You may have heard that the members of ABBA, the pop group so dominant in the 1970s, have reformed to produce a new ‘album’ of songs to be released in November; and that next year they will perform a series of concerts in which digitally rejuvenated versions of themselves will perform on stage. The ability to do this is just one of many technological innovations in the music industry.

One of the major social changes brought on by innovative technology in recent years is how people can communicate with each other now without ever meeting them, just as ABBA can perform on stage without being physically present in the concert arena. So we can have ‘friends’ on Facebook or Instagram without them ever actually meeting each other face-to-face. And while many can boast about the number of digital ‘friends’ they can have on these platforms, or boast about the number of followers they have on Twitter, it’s just ‘connection at a distance’ – it is not the same as having a personal and real encounter with them.

The COVID-19 pandemic, of course, compelled many of us to use this means of communicating for the first time. How would many of us have coped without Zoom in the past 18 months when we could not meet or touch family and friends?

However, while we can now meet people face-to-face once more, some of the substitute technological changes that helped us survive during the pandemic appear to be here to stay. For instance, while shops and restaurants no longer have to enforce social distancing and even nightclubs are open, just 57 per cent of GPs consultations with patients in July this year were held face-to-face – a little higher than the 47 per cent recorded at the start of the first lockdown last April, but still far below the levels prior to the pandemic. In January last year four in five consultations were held face-to-face and now it’s down to two in five no). (source: The Spectator 4 September 2021). Is this to be the norm from now on and, if so, is it a good thing?

We know from experience that it is not until we meet a person face to face that we discover who and how they truly are. We can have strong feelings about people we have never met because of their religion, race, sexuality or gender but it’s only when we actually meet them in person that we can get to know them, appreciate their struggles and discover their true selves previously obscured by the labels applied to them. 

The meeting that takes place in today’s Gospel between Jesus and a pagan man who had impaired speech or hearing is one involving a personal, face-to-face encounter. Jesus could have responded to the request by the man’s friends by simply issuing a word or command from a distance for the man to be healed. After all, he’d only been asked to lay a hand upon him. However, Jesus went beyond this by taking the man aside, away from the crowd, and, in a private one-to-one encounter, put his fingers into the man’s ears and touched his tongue with saliva.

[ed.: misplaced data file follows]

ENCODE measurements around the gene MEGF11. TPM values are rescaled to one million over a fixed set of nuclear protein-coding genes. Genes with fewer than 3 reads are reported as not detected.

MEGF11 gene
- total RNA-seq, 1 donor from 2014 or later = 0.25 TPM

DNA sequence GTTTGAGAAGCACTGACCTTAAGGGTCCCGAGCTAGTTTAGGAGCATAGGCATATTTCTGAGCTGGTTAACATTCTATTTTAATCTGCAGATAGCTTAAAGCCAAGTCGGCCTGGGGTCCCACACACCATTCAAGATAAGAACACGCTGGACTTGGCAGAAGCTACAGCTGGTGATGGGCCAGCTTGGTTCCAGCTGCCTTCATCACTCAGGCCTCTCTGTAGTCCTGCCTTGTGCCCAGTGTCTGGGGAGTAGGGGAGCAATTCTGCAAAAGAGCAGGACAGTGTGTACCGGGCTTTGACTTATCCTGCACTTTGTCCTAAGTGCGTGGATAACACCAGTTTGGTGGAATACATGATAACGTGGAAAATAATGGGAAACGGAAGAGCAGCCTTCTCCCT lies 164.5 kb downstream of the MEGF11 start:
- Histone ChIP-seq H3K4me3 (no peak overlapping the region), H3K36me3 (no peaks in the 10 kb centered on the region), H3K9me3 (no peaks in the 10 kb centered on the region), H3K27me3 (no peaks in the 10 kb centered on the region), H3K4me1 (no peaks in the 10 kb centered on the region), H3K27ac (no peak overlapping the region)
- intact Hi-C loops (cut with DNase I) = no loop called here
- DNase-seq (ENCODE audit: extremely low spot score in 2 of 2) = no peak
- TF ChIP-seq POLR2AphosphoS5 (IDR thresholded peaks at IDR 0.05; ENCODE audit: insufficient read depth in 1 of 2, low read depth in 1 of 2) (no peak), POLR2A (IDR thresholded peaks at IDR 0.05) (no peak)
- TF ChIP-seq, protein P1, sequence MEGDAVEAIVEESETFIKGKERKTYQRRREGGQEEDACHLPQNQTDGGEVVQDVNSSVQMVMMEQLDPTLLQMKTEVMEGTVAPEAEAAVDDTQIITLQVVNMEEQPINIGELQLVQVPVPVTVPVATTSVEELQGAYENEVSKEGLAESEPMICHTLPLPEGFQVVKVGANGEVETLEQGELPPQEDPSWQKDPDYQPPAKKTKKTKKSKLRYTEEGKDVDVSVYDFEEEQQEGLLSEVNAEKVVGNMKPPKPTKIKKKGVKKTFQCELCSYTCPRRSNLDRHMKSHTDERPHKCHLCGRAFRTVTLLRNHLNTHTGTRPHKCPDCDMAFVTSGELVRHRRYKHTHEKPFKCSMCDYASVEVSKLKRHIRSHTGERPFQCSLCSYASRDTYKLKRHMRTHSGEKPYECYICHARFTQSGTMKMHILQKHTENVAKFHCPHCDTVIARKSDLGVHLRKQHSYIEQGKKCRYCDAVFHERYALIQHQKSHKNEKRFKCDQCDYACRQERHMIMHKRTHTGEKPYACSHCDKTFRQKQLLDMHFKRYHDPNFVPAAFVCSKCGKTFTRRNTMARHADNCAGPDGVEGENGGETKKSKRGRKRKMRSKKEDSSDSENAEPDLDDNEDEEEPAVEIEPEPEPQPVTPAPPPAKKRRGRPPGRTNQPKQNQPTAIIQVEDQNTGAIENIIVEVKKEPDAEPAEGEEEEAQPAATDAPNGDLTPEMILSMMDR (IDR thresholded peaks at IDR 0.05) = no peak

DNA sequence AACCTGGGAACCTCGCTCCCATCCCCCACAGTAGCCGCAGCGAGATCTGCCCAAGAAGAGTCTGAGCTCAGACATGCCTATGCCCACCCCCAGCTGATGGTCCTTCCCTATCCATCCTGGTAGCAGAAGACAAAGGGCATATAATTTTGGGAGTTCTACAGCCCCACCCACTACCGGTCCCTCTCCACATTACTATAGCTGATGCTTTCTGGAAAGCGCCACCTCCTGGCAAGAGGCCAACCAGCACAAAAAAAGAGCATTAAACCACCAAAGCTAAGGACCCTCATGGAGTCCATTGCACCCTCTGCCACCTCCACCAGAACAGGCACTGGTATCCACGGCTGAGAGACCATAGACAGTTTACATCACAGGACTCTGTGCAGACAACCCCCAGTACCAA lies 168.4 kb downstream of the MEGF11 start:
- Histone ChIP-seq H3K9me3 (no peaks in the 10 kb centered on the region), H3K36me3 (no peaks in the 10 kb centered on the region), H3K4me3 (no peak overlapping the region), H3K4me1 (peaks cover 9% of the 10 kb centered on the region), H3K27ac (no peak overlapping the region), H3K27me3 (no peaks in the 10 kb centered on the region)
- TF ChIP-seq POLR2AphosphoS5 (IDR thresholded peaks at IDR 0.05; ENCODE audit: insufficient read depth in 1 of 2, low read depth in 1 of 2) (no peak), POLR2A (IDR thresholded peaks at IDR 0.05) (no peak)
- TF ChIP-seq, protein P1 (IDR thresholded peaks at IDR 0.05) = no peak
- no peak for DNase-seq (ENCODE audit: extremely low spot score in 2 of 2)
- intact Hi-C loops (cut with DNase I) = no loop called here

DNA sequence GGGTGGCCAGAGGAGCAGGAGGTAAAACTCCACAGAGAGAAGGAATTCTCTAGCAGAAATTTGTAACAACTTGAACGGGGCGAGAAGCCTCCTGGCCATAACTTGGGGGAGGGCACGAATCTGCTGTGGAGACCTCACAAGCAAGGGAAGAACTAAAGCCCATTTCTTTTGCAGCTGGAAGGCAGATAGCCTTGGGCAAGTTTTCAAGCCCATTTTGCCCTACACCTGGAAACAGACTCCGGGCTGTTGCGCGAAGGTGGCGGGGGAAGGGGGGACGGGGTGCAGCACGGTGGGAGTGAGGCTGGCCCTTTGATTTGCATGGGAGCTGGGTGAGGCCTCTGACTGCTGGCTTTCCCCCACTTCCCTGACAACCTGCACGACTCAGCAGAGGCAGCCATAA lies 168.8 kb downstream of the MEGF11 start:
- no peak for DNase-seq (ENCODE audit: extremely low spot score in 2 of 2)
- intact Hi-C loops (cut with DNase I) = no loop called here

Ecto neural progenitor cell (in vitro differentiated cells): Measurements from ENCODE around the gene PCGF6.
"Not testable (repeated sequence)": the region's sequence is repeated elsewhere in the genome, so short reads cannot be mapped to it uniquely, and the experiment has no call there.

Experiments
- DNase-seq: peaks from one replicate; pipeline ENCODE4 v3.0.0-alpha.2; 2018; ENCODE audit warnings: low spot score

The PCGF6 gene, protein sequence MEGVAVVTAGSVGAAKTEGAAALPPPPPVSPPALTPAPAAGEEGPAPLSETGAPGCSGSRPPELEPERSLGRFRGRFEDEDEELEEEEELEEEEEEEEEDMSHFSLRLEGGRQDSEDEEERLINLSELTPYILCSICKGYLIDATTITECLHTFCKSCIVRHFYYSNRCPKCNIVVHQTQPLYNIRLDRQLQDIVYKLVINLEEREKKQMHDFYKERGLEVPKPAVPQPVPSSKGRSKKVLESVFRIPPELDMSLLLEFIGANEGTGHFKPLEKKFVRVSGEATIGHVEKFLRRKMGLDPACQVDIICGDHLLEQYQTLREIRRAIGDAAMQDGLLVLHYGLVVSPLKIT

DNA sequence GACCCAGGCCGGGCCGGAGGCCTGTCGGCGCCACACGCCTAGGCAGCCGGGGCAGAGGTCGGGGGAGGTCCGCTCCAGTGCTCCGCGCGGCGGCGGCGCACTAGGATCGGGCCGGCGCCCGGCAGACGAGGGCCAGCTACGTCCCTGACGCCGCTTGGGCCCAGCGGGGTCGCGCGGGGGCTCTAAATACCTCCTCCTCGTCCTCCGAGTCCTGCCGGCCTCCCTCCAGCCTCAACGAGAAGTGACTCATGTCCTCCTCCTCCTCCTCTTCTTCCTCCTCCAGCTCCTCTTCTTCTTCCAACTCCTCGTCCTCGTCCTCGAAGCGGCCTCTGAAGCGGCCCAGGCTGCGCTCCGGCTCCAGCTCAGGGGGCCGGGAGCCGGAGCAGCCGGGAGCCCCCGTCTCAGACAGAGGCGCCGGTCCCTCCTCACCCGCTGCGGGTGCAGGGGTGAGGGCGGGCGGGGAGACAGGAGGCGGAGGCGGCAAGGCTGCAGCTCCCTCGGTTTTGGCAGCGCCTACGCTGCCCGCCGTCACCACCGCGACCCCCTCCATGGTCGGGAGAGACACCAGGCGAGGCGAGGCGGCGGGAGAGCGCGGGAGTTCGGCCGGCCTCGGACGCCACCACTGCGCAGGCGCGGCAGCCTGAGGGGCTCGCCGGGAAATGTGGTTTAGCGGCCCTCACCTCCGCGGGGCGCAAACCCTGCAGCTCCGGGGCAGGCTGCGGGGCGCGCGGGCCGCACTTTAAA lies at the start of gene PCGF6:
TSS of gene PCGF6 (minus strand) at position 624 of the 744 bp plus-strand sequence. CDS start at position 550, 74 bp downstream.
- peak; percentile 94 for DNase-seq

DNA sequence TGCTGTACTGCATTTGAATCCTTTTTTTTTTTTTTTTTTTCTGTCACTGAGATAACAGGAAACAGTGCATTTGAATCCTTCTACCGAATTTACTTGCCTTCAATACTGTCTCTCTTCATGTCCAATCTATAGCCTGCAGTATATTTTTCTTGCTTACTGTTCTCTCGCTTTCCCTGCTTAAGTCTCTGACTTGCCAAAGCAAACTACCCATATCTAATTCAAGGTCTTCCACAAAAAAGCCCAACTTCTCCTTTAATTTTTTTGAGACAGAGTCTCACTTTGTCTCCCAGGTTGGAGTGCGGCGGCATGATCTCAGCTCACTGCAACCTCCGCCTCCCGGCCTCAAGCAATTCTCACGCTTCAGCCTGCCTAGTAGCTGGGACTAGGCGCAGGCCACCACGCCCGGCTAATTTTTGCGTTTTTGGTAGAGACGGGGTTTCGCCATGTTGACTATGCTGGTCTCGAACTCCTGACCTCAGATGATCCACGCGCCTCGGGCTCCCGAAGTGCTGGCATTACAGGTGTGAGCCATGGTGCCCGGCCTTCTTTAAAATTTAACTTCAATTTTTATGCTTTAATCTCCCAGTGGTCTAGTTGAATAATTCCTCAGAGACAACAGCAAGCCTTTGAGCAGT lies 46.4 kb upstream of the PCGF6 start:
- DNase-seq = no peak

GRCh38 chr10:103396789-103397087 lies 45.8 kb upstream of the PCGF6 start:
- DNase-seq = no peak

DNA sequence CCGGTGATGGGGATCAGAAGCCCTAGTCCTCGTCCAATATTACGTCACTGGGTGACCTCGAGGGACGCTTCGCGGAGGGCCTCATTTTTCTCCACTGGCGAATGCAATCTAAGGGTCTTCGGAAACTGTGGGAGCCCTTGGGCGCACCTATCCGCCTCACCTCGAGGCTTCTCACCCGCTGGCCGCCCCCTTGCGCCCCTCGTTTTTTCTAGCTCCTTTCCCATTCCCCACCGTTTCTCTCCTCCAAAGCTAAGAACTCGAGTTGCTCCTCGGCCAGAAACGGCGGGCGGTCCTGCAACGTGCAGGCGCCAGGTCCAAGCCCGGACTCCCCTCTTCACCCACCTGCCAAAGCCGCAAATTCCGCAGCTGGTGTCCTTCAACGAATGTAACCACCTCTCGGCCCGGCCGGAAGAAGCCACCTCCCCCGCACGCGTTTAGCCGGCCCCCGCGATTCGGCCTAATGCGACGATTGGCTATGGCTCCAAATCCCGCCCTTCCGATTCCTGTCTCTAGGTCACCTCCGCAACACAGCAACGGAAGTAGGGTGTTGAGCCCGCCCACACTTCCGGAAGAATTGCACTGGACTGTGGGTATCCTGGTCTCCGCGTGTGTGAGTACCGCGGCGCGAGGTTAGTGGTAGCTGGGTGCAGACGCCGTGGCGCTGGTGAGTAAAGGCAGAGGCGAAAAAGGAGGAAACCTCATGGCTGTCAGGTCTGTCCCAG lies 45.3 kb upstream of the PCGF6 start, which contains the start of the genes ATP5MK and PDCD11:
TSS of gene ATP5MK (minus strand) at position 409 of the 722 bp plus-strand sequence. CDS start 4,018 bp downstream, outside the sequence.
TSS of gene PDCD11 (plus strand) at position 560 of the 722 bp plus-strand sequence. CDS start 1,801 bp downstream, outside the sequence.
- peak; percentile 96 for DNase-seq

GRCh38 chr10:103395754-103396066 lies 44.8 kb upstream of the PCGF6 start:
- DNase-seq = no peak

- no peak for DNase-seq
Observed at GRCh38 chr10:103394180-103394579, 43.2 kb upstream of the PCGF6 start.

This was an extraordinary thing for Jesus to do and not just because saliva was used. In those days saliva was believed to possess healing properties. Greek and Jewish healers were familiar with using saliva in their healing rituals. No, what was extraordinary was the intense personal and intimate nature of the meeting between these two people; so too the attention Jesus gave to the man’s condition, his respect for the person’s privacy, and the divine power with which he touched and healed the person. For this un-named man, this personal encounter transformed his life. This is why and how he came to believe in Jesus.

If we have never had a personal encounter with a person, we cannot know them and they cannot know us. No amount of Facebook, Instagram, Twitter or Zoom can achieve this. And if we have not had a personal encounter of sorts with Jesus, then it is difficult for us to know him or feel known and loved by him. It’s my guess that many of us who are cradle Catholics may never have had such an experience. We may believe in God and do our best every day to follow the teaching of Jesus. But to have an ‘encounter’ with him that transformed our lives, as it transformed the life of the deaf mute, that is something else!

Pope Francis has called our attention to the need for this kind of relationship with Jesus:

I invite all Christians, everywhere, at this very moment, to a renewed personal encounter with Jesus Christ, or at least an openness to letting him encounter them; I ask all of you to do this unfailingly each day. No one should think that this invitation is not meant for him or her, since “no one is excluded from the joy brought by the Lord”. The Lord does not disappoint those who take this risk; whenever we take a step towards Jesus, we come to realize that he is already there, waiting for us with open arms. ~ Pope Francis, Evangelii Gaudium, no. 3

Michael Campion
Holy Name, Jesmond
5 September 2021

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